Is There a Therapy Dog In Your Living Room?

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Therapy dogs and training

Most people who get a chance to see a therapy dog in action will be impressed. Watching the way that these dogs interact with diverse people and environments, obey commands, and sit calmly in stressful situations is enough to leave anyone awed.

While a therapy dog's skill and control may be enough to leave you wonderstruck, there is no magical or mystical force that turns an ordinary animal into a therapy dog. The fact is, thousands of pet dogs across the country have the potential to become therapy animals - maybe even yours.

Now before you rush out the door to find your dog a vest, there are a few things you need to consider. Certifying your dog as a therapy animal is a big commitment and responsibility, and it takes a lot of work. This is assuming that your dog is even a good candidate. If participating in a therapy dog program is something that you think you would like to do, take the time to think over some of these questions:

Is Your Dog Ready To Be a Therapy Dog?

The first thing you will have to find out is whether or not your dog has what it takes to be a therapy animal. It takes a certain kind of personality for a dog to do well as a therapy animal. A therapy dog has to be calm, versatile, and intelligent. Before considering your own dog as a candidate, ask yourself:

  • Is your dog calm, easy-going, and non-aggressive, even in stressful situations?
  • Is your dog good with people of all ages?
  • Is your dog gentle around children and other pets?
  • Is your dog comfortable in new environments?
  • Is your dog intelligent, obedient, and easy to train?

If you answered 'yes' to all these questions, you may have a potential service dog on your hands. However, your dog's ability to do his job is only one determining factor.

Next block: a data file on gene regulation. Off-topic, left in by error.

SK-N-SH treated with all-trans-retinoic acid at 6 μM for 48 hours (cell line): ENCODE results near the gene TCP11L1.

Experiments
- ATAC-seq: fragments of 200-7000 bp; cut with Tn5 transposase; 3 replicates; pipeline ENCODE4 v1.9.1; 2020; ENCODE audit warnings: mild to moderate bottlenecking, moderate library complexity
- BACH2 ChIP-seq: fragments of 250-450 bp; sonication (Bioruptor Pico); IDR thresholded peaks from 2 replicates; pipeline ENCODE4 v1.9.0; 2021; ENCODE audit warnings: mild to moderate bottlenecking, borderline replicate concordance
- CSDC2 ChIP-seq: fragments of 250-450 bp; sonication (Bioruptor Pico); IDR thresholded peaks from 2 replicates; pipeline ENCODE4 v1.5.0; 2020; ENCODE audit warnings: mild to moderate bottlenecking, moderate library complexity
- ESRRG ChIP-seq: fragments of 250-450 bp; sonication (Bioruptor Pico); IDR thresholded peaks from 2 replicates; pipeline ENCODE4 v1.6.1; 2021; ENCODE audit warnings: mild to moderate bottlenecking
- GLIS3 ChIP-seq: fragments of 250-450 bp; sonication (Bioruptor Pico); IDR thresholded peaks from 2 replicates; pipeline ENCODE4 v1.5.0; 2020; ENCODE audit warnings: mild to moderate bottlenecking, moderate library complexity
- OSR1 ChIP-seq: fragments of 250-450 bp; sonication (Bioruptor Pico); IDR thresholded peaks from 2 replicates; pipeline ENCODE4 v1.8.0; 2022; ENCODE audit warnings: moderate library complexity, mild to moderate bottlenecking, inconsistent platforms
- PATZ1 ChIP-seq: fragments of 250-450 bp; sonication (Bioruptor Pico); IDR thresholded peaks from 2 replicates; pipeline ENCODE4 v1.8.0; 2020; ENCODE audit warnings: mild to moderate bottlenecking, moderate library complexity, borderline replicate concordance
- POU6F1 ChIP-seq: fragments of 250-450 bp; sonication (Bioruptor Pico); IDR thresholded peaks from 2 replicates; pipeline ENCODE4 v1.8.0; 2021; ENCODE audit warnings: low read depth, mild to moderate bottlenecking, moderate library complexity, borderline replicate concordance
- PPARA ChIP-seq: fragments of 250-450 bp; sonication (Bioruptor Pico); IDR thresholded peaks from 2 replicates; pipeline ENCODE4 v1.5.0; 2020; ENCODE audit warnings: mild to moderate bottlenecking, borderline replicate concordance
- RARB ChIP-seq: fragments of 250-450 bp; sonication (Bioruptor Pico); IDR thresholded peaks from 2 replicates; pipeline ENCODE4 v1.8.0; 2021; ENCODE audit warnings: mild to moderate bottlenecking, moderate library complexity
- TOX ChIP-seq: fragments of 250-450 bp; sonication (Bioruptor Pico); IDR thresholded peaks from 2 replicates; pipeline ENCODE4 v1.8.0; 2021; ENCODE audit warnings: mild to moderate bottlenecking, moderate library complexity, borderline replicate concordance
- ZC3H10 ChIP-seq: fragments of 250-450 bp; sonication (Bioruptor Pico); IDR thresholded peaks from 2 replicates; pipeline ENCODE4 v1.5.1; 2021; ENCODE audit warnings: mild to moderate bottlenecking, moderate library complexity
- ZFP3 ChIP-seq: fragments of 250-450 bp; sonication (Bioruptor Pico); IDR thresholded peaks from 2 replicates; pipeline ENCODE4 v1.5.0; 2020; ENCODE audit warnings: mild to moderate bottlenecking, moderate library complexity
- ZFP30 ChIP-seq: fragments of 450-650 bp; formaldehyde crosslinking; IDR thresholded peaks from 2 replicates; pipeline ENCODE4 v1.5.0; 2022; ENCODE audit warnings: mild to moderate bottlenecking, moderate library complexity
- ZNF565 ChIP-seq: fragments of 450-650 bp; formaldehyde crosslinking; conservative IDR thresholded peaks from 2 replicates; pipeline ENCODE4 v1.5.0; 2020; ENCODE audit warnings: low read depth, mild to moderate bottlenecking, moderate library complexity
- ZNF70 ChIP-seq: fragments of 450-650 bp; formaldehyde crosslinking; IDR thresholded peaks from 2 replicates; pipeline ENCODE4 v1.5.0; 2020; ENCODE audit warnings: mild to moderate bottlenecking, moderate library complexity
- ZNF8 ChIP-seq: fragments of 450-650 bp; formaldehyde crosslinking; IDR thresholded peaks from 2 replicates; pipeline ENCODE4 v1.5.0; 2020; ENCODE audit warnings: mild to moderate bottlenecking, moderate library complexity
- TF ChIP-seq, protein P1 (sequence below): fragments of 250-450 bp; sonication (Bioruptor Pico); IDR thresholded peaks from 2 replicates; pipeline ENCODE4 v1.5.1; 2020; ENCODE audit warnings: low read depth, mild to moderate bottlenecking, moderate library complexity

How Much Time and Effort Are You Prepared To Devote?

Getting your dog certified as a therapy animal is no easy task. Both you and your dog must pass a series of difficult tests to determine whether or not you both are ready. You will have to spend a good deal of time training your dog, and you will have to be consistent. Once you do get your dog certified, you will have to devote a good amount of time and energy to volunteer work. You will also have to continually make sure that your dog keeps up with training and exercise, and that your dog is kept clean and healthy with regular veterinarian and grooming appointments.

Are You Ready To Have a Therapy Dog?

The last important question is whether or not you will be able to handle everything that comes along with having a therapy dog. You and your dog will be a team wherever you go, so you will have to make sure that you are able to do therapy work as well. Will you be comfortable visiting hospitals and nursing homes with your dog? Will you be able to interact with all kinds of people, including the very elderly, the terminally ill, and people with disabilities? Working with a therapy animal can be a challenging thing at times, and you will have to make sure that you are prepared for it before you begin.

Having a therapy animal is incredibly rewarding, but it is also a serious responsibility. You will have to devote time, effort, patience, and care to your dog and to your work. This type of volunteer work is not for everyone; however, if you think that you and your dog would make the perfect team, go ahead and check out therapy animal certification in your area. You may discover a fulfilling calling, and you may also discover that the bundle of fur in your living had more healing and helping potential than you ever imagined.

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